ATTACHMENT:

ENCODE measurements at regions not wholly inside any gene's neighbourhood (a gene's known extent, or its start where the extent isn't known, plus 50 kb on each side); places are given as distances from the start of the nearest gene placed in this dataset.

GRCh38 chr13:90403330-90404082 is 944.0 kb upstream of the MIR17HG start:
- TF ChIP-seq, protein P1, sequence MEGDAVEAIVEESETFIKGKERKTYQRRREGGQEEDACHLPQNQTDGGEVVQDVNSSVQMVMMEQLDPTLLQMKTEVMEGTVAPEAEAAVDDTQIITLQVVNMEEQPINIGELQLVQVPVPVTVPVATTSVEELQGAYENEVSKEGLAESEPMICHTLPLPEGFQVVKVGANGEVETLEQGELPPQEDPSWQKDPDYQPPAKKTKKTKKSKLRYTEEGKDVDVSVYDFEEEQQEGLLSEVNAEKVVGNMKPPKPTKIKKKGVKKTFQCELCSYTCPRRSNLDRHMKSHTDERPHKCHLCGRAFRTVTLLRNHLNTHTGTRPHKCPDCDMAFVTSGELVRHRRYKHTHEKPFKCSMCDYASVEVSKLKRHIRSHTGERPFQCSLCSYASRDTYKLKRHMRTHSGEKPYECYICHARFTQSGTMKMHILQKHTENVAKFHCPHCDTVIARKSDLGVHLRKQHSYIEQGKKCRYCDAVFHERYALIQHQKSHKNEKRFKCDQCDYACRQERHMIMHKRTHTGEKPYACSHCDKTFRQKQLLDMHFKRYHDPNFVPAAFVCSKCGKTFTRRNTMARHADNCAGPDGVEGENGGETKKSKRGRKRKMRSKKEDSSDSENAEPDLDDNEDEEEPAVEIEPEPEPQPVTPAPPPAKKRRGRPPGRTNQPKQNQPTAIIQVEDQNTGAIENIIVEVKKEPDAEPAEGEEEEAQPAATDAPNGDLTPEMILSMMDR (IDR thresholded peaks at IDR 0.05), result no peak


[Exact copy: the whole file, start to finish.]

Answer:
ENCODE measurements at regions not wholly inside any gene's neighbourhood (a gene's known extent, or its start where the extent isn't known, plus 50 kb on each side); places are given as distances from the start of the nearest gene placed in this dataset.

GRCh38 chr13:90403330-90404082 is 944.0 kb upstream of the MIR17HG start:
- TF ChIP-seq, protein P1, sequence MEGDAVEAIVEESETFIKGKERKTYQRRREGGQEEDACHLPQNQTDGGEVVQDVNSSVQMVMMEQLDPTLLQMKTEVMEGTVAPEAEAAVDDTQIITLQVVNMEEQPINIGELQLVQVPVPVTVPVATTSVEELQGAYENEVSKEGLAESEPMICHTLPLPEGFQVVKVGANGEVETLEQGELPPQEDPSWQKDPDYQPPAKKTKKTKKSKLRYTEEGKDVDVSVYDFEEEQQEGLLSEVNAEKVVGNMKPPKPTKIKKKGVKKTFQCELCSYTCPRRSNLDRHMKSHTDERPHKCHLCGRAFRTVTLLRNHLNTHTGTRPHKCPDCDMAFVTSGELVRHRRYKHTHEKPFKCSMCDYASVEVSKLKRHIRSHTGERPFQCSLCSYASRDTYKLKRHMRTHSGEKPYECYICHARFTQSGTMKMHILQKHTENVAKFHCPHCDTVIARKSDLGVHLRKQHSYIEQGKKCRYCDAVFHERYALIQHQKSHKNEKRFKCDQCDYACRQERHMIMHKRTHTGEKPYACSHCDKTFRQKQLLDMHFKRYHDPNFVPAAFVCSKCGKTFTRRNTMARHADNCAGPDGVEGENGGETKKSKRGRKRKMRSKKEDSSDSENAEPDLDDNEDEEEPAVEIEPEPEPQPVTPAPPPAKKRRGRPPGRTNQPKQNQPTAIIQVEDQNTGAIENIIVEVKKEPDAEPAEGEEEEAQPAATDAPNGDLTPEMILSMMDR (IDR thresholded peaks at IDR 0.05), result no peak